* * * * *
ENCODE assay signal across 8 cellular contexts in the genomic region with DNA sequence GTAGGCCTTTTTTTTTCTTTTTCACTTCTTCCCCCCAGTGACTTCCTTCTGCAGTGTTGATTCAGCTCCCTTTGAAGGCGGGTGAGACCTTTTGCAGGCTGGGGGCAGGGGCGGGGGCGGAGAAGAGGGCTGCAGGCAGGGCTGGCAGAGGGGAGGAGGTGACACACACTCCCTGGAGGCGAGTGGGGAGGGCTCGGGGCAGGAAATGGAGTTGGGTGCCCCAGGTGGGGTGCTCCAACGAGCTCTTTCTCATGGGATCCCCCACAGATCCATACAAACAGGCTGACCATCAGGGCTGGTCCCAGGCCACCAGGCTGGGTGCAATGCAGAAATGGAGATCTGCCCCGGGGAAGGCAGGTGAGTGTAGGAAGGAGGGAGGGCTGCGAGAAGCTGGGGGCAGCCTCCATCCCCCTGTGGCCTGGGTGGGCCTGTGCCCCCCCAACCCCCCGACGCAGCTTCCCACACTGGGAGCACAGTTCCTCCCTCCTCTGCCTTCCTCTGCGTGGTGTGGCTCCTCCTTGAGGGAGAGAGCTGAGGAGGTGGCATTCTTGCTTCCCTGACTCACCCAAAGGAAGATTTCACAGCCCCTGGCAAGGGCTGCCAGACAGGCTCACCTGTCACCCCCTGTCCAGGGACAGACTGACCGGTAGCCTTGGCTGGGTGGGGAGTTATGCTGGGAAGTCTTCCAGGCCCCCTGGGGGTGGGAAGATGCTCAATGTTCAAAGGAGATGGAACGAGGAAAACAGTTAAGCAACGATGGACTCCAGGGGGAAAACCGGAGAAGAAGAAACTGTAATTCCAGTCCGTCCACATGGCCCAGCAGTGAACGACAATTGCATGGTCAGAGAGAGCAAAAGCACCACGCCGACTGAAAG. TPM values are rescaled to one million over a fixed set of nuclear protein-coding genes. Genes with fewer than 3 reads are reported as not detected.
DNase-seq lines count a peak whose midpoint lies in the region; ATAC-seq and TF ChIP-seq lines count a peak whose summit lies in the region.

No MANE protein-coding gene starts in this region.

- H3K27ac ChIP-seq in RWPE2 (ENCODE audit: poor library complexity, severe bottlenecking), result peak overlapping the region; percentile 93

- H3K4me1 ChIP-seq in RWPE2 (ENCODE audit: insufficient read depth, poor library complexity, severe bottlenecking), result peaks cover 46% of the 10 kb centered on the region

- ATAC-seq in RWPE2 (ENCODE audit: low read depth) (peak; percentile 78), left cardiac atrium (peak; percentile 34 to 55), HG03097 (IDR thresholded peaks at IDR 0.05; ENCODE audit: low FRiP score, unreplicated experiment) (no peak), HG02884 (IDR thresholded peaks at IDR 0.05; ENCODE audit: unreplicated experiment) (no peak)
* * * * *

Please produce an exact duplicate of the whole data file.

ENCODE assay signal across 8 cellular contexts in the genomic region with DNA sequence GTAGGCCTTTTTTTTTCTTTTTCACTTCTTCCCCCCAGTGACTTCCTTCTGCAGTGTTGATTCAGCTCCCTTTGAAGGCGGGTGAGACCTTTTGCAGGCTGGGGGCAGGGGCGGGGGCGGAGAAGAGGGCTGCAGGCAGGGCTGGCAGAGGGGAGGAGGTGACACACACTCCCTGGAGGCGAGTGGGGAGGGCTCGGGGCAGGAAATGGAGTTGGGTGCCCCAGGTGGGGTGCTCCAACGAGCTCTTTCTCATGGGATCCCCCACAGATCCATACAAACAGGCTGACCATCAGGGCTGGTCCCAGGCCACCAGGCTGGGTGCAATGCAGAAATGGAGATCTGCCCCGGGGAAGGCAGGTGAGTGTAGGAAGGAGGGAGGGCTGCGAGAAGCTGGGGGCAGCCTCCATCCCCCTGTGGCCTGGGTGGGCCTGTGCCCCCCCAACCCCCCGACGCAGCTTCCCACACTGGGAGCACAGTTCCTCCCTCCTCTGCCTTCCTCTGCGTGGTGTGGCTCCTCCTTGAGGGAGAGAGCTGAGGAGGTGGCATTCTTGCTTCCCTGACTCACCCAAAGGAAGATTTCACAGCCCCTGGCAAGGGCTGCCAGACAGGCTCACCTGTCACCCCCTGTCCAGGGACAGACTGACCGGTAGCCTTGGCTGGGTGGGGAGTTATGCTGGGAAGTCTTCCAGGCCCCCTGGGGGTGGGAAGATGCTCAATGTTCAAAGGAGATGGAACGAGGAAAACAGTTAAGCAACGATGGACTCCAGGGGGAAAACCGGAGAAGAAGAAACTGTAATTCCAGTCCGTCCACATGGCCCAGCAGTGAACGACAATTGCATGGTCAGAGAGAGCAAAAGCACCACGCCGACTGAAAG. TPM values are rescaled to one million over a fixed set of nuclear protein-coding genes. Genes with fewer than 3 reads are reported as not detected.
DNase-seq lines count a peak whose midpoint lies in the region; ATAC-seq and TF ChIP-seq lines count a peak whose summit lies in the region.

No MANE protein-coding gene starts in this region.

- H3K27ac ChIP-seq in RWPE2 (ENCODE audit: poor library complexity, severe bottlenecking), result peak overlapping the region; percentile 93

- H3K4me1 ChIP-seq in RWPE2 (ENCODE audit: insufficient read depth, poor library complexity, severe bottlenecking), result peaks cover 46% of the 10 kb centered on the region

- ATAC-seq in RWPE2 (ENCODE audit: low read depth) (peak; percentile 78), left cardiac atrium (peak; percentile 34 to 55), HG03097 (IDR thresholded peaks at IDR 0.05; ENCODE audit: low FRiP score, unreplicated experiment) (no peak), HG02884 (IDR thresholded peaks at IDR 0.05; ENCODE audit: unreplicated experiment) (no peak)